Having just gone through hours of labor — the pain of childbirth — you are basking in the glow of first sight and first sounds. Cuddling your soft, warm, adorable newborn child in your arms, a visitor arrives…
…and tells you she’s ugly.
They go on to tell you that things just go downhill from there. They tell you all the ways their own child has crushed their spirit, ripped out their heart and left them for dead.
No, this did not actually happen to me, but haven’t we all come across those people who think it’s their purpose to warn us about the troubles ahead?
Maybe it wasn’t your baby.
Maybe it was your marriage.
Maybe it was a new job.
Maybe it was a dream you had.
As Josh and I prepared for our wedding day, we had numerous couples forewarn us about what married life would entail.
“The first year is great, but it’s awful from that point until year seven. Then it goes back to almost as good as year one.”
“You think you know each other, but married life is hard. Most couples don’t make it.”
“Put an M&M in a jar every time you have sex the first year. Then take one out every time you have sex the second year. You won’t even come close to removing half of the M&Ms.”
I got to the point where I wondered why we should even get married at all. How could all of these people be so negative about it? Were they trying to encourage us? What was the point in their comments?
Then, it happened again when I was pregnant with Elijah.
“I can’t believe you told everyone right away. Don’t you know how many people have miscarriages with their first baby?”
“Don’t get an epidural. People can get paralyzed from the waist down if they get one.”
“Get some rest now, you aren’t going to sleep for the next 18 years…or longer.”
“Life will never be the same for you and Josh.” (they did not mean this in an encouraging way)
Again, I couldn’t figure out the point in these communications.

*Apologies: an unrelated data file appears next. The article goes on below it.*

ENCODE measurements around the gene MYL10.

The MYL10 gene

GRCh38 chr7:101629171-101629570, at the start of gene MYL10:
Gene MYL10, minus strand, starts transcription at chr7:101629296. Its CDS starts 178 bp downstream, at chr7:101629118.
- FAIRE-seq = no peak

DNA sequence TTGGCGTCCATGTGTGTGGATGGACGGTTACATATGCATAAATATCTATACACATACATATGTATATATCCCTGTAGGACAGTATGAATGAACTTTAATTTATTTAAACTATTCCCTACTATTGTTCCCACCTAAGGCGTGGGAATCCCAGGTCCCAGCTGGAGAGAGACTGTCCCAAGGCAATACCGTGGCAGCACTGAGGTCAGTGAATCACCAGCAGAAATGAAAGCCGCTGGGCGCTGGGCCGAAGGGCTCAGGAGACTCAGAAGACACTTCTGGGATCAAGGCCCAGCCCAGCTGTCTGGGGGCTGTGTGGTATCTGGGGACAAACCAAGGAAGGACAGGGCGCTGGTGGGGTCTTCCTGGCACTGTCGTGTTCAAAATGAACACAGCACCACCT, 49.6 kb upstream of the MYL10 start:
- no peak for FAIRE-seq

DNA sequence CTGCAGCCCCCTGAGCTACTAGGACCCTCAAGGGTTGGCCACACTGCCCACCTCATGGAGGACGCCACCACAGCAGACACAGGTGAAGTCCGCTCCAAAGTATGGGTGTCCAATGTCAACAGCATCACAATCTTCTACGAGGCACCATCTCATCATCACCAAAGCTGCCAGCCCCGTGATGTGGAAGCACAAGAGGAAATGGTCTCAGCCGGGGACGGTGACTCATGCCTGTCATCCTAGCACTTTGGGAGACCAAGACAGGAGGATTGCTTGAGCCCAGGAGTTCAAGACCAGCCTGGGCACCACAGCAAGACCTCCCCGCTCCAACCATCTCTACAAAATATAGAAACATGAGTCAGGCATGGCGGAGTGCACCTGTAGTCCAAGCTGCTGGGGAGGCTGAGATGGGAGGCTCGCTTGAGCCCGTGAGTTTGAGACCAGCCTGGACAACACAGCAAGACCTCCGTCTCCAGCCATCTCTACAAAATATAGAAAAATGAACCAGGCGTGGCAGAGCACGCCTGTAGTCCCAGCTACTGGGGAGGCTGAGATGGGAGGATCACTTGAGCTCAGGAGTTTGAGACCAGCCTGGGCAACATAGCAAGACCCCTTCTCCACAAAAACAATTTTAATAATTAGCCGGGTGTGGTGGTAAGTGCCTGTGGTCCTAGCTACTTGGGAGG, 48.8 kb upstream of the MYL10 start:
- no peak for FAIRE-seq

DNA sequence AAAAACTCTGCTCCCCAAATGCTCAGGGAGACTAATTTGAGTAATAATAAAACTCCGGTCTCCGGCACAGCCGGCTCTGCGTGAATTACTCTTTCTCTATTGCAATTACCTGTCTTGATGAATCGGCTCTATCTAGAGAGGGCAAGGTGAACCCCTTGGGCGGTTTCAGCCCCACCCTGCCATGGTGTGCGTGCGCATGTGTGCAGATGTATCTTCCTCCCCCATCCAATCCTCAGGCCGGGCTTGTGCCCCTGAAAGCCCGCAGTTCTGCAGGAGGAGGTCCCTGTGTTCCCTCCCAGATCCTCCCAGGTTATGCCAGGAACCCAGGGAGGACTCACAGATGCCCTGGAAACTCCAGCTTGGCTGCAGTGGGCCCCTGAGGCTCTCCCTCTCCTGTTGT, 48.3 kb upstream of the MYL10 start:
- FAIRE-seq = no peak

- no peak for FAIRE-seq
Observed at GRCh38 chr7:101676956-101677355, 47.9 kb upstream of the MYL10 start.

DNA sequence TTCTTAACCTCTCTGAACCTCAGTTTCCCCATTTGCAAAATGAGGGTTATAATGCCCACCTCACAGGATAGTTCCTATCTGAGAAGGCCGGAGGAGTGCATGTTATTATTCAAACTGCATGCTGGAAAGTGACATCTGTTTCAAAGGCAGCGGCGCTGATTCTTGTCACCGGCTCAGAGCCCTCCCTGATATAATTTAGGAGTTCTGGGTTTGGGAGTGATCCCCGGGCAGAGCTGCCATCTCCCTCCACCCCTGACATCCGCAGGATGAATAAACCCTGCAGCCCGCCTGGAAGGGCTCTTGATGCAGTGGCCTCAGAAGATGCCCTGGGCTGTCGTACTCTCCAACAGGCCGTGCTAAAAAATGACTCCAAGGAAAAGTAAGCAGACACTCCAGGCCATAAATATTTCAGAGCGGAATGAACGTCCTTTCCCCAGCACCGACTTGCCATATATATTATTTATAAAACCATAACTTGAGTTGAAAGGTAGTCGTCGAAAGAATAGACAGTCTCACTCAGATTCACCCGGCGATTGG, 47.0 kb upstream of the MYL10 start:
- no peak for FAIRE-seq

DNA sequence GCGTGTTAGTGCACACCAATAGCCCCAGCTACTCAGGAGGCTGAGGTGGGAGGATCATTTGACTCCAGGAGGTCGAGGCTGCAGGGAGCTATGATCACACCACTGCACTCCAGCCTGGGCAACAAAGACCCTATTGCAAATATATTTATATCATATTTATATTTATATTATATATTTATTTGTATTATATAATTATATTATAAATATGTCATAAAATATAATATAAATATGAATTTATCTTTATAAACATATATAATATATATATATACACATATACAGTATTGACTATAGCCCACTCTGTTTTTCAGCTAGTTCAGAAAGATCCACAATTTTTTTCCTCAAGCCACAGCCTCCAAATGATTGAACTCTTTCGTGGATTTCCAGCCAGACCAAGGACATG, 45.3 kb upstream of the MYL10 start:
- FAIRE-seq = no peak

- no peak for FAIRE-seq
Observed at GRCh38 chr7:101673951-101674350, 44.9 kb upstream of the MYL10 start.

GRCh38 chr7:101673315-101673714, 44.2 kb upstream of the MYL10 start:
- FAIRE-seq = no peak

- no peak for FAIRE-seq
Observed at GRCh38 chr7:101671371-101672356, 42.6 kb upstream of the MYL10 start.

We are currently on the cusp of following our dreams. We are hoping to be able to serve in vocational ministry so we can live out our calling, and also support our family financially. Something awful has happened to me…
All of those negative comments from people over the years, their awful predictions regarding something I hoped for, have seeped inside of me. I cannot talk about our plans without addressing the cautions that I feel people are thinking. I don’t want to give them the chance to say them, so I voice the warning and my knowledge of it before they can.
“We want to work at a church. Of course, we realize that this is a bad time for the economy and so our hopes of getting a full-time position at a church are crazy. We’re prepared to work somewhere else for a few years if we need to.”
“We’d love to start a ministry for burnout prevention in ministry leaders. Of course, we don’t have the immediate start-up funds for it right now, and we have four children, so we’ll probably have to do something else for a few years until we can build up the funds.”
I’m giving God an out. I’m calling my newborn dream ugly. What I feel that God is doing with us is unacceptable. I’m trying to make people more comfortable with our crazy, by showing that we’re being logical.
Two 20-year-olds coming together and committing to spend the rest of their lives together is not logical.
Having a baby while living in someone else’s home is not logical. Either is moving out-of-state six weeks after having a second one. Add to that having a third one while working part-time and in school full-time. Oh, and we discovered that having a fourth is never logical.
Quitting your job without a new one lined up is not logical.
Hoping for a full-time position in ministry is not logical.
Yes, I get it. We do things a little crazy.
We lean not on our own understanding, but we Trust in the Lord. We look to Him. Not to make our paths straight, but to lead us around the hairpin course He’s got us on. Hair pin turns are the easiest way to get uphill.